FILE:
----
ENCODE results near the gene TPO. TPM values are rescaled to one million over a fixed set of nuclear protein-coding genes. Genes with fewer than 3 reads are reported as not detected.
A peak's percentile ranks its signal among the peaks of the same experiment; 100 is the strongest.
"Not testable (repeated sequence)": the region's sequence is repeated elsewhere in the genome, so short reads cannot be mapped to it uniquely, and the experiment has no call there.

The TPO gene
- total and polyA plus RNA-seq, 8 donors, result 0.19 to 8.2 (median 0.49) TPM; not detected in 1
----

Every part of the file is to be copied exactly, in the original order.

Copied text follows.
ENCODE results near the gene TPO. TPM values are rescaled to one million over a fixed set of nuclear protein-coding genes. Genes with fewer than 3 reads are reported as not detected.
A peak's percentile ranks its signal among the peaks of the same experiment; 100 is the strongest.
"Not testable (repeated sequence)": the region's sequence is repeated elsewhere in the genome, so short reads cannot be mapped to it uniquely, and the experiment has no call there.

The TPO gene
- total and polyA plus RNA-seq, 8 donors, result 0.19 to 8.2 (median 0.49) TPM; not detected in 1